Home   |  Issues  |  The Daily Star Home | Volume 4, Issue 7, Tuesday February 20, 2007




Book bites

Did you know the corky kid named Pagla Dashu? He used to scare his teachers with silly pranks and do all the crazy things at school. Or inquisitive Opu and his elder sister Durga, who wandered far away from their village just to see the train pass by, the ridiculously daring teenager named Ram who messed around with the entire neighbourhood.

So whatever happened to these kids who inspired us to create our very own world? It has been a while that they have had anything to do with our lives. Dashu left school, Ram is in exile, and Durga and Opu are in oblivion because children are more into Pokemon, video games and nachos these days.

There was a time when books were the finest form of entertainment. They attracted the most famous of minds. “My first book was a book of rhymes named Hashi Khushi and Kanamachhi. It was fun to read and at the same time I learned my first words from this book”, said literary guru Professor Shirajul Islam Chowdhury. He remembers reading Ramer Shumoti by Sharat Chandra Chattopadhay when he was a teenager. He was touched by the bond between Ram and his Boudee, and her affectionate ways of scolding the spoilt teenager for his mischief.

Like every teenager, he loved to read detective books. “We loved Doshyu Mohon who was a private detective and more like a blend of Robin Hood and Sherlock Holmes”, Chowdhury added. For Chowdhury, the supply of books was never a problem. “We used to exchange books with friends”, he says

Writer Mohammad Zafar Iqbal on the other hand, loved Thakurmaar Jhuli when he learned to read. As a teenager he also loved the Doshyoo Mohon series. “My family always encouraged me to read. We used to read together. My father used to read to the entire family and we all listened eagerly”, he said. Iqbal remembers listening to his father reading Borjatri by Bibhutibhushan Bandopadhay. To him reading book is like spending time with a friend, the writer and an inquisitive mind that makes people think about the world unknown.

Thakurmaar Jhuli, books by Upendra Kishor Roy and Shukumar Roy, fables of Aesop were the favourites of painter, cartoonist Shishir Bhottacharya. “These books helped me in my early life with directions”, said Bhottacharya.

Chowdhury tries to find the reason behind the recent trend. “The problem these days is that we don't have too many writers who write for children and create something astonishing. Furthermore, children's books don't sell the way romantic books do”, says Professor Chowdhury. He believes that TV displays so many evil items that eventually it demonises children. “Today's children are losing their inquisitive minds. They are doing what they are told”, he mentioned.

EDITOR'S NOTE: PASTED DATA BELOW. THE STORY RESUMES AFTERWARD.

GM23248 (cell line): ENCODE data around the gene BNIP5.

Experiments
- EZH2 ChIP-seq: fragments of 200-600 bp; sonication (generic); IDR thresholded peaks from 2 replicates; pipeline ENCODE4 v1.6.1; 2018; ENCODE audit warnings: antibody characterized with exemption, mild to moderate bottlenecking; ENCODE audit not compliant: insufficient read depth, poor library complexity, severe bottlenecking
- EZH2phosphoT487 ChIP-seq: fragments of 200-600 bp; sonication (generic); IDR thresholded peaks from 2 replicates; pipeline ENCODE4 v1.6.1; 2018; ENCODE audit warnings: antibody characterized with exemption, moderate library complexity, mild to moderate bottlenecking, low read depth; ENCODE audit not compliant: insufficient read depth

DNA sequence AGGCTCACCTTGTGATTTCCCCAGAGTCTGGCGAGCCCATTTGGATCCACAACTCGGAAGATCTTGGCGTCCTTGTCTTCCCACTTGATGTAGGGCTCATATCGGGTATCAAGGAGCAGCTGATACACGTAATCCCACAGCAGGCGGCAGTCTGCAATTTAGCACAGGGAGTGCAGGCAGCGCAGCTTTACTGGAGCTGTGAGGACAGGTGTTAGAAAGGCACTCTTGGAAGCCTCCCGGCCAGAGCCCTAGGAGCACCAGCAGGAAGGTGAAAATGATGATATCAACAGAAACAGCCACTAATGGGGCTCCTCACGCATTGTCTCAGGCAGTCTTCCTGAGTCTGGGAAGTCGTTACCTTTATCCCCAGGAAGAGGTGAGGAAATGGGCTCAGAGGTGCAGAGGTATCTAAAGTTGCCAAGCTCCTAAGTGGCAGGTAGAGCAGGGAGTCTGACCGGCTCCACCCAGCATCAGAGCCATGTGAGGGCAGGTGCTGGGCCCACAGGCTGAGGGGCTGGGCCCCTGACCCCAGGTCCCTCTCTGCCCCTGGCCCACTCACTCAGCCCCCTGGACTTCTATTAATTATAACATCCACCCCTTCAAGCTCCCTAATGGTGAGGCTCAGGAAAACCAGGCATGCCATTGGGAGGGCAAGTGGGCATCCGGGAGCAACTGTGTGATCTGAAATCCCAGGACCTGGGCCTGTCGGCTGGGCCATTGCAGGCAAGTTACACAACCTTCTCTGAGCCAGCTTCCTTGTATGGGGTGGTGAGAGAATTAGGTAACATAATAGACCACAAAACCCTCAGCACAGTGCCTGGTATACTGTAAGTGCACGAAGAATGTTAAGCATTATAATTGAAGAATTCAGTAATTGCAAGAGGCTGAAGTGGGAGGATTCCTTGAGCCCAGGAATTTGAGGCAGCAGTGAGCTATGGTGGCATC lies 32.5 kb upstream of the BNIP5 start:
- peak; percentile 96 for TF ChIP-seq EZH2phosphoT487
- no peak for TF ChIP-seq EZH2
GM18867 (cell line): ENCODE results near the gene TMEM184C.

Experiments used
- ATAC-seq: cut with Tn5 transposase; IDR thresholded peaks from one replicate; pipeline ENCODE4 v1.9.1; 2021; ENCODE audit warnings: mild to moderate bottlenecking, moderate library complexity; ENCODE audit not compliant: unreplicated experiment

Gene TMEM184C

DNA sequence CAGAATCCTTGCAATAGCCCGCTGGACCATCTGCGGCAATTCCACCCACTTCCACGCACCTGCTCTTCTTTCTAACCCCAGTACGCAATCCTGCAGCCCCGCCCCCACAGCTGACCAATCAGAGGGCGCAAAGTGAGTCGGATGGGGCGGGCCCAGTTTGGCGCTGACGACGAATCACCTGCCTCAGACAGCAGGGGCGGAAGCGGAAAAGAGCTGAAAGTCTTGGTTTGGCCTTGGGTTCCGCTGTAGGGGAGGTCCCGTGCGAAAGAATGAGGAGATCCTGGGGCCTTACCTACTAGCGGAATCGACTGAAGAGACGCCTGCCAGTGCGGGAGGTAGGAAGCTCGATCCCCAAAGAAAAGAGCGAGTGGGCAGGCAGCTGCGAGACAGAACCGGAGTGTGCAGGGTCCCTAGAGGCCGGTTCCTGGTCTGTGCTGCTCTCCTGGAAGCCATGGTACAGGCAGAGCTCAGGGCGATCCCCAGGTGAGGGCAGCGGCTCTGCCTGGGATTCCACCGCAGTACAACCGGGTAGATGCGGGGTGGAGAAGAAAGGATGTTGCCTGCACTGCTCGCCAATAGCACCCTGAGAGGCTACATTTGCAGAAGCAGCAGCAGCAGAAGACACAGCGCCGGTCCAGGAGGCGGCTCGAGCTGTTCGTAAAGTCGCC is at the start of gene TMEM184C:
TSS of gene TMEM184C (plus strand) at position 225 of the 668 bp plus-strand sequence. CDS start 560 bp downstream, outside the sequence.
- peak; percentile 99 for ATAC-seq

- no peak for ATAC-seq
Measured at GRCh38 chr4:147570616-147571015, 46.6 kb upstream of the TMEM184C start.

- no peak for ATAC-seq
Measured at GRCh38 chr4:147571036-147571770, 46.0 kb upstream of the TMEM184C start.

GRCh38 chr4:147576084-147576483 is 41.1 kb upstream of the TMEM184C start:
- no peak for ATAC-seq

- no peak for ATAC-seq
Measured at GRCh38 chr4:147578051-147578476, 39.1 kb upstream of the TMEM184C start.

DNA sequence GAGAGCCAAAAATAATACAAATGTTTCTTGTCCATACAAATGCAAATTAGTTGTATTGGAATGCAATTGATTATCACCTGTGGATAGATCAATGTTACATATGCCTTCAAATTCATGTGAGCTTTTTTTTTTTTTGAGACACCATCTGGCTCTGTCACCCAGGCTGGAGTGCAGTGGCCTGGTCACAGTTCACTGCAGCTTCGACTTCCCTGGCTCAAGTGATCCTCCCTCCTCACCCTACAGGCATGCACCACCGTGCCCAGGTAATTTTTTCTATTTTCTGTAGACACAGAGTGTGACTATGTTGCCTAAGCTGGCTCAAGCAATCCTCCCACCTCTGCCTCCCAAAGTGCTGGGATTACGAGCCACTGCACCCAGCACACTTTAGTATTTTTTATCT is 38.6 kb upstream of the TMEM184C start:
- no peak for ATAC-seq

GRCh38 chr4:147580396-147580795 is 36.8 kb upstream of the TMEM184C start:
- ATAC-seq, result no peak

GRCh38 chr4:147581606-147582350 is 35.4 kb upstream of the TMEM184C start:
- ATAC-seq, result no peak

Iqbal agrees with Professor Chowdhury. TV squeezes out all the questions and imagination out of our brains because they show everything on screen. “When we watch TV, our minds do not need to inquire. Everything is well-answered on the screen”, he added.

Bhottacharya thinks that children do not have proper directions in life. Life is hard for them these days. “Young minds grow up very soon. They begin all the battles of life fast. Before they skip to that part, children should get a taste of innocence and the wonderful world of books that will help them in the future”, he mentions, “In our times the senior brothers of the neighbourhood were the best persons to encourage. They established libraries and used to organise reading sessions. Today's children are not aware of this culture”, he says.

These three enlightened people and many others are already on the move to help construct a spirit for the next generation. Professor Chowdhury's 13-year-old grandson Anondo received Satyajit Ray's collection as his first book. Mohammad Zafar Iqbal's popular writing is inspiring many young minds. Shishir Bhottacharya loves the fact that his 10-year-old daughter Srabonti reads the books that he used to love.

Meanwhile the one eyed monster, the honest farmer and his axe, and characters like Dashu, Ram, Opu and Durga still await the attention of today's children… while they nibble on fast food and toy with remote control buttons.

By Shahnaz Parveen
Photo: Munem Wasif